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How to put together a winning NIW case for a pilot

A pilot flying a plane

Don’t fall for lawyers who claim that all pilots have a great case for a national interest waiver (NIW) green card because the United States has a shortage of pilots. That is simply not true.

NIW applications are assessed through the three-prong legal test set out by Matter of Dhanasar. The first requirement is that an applicant’s proposed endeavor in the United States must have substantial merit and national importance. “Doesn’t it automatically serve the national importance to bring in pilots to fill vacant jobs when the U.S. has such an extreme shortage of pilots?” Goes the argument.

Although it sounds attractive, it is a misleading one. Recent case law has made it clear that an individual pilot’s proposal to move to the U.S. to fill a pilot position that is vacant due to the U.S. shortage of airline pilots is not a sufficient basis for national importance. Here is an example of such a case.

Having said that, a pilot may still qualify for a green card through NIW if they can show evidence of how their work will advance and develop the field of aviation more broadly. Put in a different way, can the pilot offer original innovations that will contribute to the broader aviation industry?  If so, the argument becomes more persuasive that the pilot’s professional activities in the US will offer broader impacts to the industry beyond filling one single job vacancy.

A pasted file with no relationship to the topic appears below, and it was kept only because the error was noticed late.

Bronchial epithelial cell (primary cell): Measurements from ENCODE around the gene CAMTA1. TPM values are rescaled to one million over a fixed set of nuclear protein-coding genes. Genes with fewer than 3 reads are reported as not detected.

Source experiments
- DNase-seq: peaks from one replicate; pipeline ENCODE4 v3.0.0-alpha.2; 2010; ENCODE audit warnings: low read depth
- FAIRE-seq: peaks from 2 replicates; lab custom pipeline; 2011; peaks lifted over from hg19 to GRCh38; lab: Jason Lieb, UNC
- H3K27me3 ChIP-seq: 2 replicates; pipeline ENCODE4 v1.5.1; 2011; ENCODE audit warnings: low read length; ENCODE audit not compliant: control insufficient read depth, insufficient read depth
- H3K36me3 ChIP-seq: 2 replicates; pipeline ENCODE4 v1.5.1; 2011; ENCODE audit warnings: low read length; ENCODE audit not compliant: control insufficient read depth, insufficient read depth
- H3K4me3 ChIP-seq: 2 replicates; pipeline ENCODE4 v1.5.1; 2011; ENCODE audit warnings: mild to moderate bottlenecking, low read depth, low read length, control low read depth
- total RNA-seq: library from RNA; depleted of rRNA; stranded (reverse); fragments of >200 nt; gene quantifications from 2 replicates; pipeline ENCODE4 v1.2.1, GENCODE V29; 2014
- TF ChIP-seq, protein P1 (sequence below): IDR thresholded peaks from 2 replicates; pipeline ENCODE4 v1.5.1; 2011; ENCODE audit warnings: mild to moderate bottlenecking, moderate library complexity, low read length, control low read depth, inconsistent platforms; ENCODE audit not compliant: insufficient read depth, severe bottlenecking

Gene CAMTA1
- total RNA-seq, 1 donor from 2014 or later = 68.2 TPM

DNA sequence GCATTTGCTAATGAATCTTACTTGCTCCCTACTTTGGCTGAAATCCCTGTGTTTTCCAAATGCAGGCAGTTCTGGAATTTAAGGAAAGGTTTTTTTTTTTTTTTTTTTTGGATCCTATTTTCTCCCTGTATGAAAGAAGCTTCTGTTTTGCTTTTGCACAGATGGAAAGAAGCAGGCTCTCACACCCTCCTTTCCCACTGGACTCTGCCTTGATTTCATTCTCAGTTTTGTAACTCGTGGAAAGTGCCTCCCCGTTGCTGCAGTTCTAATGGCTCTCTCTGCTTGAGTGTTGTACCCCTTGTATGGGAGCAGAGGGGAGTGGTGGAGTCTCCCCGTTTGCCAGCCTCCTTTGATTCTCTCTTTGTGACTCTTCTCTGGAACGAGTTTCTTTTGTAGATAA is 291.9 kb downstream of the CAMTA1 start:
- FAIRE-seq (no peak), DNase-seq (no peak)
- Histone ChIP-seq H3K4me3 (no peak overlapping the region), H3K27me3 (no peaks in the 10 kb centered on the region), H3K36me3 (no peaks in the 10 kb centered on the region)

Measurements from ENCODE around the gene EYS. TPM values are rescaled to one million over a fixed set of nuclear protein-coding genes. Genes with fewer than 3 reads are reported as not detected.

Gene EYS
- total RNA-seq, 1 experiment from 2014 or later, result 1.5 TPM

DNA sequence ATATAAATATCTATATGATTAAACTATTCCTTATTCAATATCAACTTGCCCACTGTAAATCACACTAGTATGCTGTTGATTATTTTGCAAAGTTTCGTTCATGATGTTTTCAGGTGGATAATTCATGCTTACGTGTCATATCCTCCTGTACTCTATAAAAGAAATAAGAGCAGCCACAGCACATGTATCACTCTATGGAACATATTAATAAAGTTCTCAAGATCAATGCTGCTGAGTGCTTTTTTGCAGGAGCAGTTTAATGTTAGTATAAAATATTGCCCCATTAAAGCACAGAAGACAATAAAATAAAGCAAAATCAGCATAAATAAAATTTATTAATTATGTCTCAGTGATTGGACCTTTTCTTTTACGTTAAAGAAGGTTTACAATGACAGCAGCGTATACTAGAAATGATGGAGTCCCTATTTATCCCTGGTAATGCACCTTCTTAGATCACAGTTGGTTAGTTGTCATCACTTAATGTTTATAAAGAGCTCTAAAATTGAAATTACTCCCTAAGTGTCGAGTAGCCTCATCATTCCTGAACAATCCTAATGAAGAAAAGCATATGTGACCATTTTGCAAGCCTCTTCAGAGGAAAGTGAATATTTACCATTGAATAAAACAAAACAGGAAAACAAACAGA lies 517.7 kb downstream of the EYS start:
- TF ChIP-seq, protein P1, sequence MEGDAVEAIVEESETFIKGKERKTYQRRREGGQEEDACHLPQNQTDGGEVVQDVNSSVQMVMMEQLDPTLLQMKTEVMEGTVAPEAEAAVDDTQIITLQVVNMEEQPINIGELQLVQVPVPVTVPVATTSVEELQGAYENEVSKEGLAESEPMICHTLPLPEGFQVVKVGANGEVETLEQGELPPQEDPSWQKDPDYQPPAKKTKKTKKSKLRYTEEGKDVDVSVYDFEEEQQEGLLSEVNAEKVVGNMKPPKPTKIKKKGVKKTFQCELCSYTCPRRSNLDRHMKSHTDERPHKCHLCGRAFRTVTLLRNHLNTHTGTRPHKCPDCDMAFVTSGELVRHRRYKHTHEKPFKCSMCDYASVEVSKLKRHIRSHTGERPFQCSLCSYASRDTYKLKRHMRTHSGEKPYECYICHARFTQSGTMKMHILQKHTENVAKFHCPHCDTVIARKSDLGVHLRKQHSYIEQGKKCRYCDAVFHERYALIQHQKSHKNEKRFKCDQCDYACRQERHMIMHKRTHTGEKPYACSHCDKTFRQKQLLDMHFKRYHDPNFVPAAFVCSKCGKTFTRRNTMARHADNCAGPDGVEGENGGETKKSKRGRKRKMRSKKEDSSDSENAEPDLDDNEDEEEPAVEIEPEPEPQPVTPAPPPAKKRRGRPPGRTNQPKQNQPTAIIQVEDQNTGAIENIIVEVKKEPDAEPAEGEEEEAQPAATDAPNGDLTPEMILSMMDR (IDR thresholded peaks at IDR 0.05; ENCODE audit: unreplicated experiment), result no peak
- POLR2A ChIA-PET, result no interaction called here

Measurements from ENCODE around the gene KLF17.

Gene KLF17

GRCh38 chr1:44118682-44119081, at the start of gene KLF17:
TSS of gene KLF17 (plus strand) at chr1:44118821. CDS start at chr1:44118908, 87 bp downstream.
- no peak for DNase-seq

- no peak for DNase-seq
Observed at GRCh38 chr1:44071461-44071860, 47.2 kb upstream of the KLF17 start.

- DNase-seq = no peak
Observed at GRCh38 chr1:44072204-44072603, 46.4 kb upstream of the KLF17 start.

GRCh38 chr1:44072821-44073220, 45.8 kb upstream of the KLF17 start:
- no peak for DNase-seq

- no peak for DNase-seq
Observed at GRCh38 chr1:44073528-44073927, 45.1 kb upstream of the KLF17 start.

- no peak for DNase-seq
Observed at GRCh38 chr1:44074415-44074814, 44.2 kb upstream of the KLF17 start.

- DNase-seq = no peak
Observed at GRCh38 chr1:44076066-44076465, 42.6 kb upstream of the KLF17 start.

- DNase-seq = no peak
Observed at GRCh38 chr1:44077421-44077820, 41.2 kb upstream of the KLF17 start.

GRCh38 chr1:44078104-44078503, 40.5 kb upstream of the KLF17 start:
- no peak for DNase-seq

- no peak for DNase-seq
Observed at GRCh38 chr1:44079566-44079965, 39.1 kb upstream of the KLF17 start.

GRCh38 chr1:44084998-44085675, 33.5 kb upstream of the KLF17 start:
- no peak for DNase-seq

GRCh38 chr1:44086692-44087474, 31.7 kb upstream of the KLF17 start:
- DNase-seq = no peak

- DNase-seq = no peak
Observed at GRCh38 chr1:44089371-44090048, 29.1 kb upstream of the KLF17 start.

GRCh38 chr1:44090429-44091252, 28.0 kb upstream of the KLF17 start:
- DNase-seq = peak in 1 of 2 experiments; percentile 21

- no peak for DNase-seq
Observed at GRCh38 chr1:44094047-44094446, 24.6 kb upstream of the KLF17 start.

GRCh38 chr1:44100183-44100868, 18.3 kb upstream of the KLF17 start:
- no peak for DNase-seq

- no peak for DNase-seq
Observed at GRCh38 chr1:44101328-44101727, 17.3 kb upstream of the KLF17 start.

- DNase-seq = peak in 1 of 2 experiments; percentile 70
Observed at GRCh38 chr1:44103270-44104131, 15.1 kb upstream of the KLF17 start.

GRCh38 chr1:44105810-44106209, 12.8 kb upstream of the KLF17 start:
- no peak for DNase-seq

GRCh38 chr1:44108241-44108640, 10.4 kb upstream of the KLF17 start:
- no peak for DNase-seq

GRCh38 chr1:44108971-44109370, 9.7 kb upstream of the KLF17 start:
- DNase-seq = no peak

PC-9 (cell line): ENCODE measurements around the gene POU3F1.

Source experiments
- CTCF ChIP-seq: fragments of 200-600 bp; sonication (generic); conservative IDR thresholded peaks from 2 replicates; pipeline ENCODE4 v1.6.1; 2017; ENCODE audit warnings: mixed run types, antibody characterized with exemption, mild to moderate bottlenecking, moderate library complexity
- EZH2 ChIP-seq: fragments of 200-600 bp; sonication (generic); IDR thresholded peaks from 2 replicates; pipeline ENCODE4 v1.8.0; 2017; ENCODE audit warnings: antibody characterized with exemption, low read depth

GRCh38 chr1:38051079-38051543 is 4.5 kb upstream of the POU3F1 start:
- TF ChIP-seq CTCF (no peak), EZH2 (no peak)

Note that providing training or educational services to other pilots is a weak argument to support this broad impact. In Matter of Dhanasar, the court specifically noted that the impact of the applicant’s teaching activities did not rise to the level of national importance because the benefits would be limited only to the students who receive such training.

On the other hand, research and development (R&D) initiatives in aviation (and in any field), especially those that result in papers that are published in scientific journals and presentations in industry conferences, or the publication of patents, are favorable evidence of industry-wide impact. This is because publication of research provides new insights to other experts who refer to these papers and patents, and such discoveries can be applied to a variety of projects across the field.  If the R&D results have not been shared publicly, we would ask whether the results were commercialized or otherwise applied in practice, and how broadly was this new technology implemented.

Submitting an immigrant petition, even if ultimately denied, has significant consequences on your future non-immigrant visa applications depending on your situation. It is very important to retain the advice of an experienced lawyer who can accurately advise you of the chances of your NIW application so that you can make a properly informed decision on whether to go forward with your NIW.

Related post: “I am an airline pilot. Can I qualify for a green card based on EB-2 National Interest Waiver (NIW)?”

Related post: Strategizing NIW – Substantial Merit and National Importance

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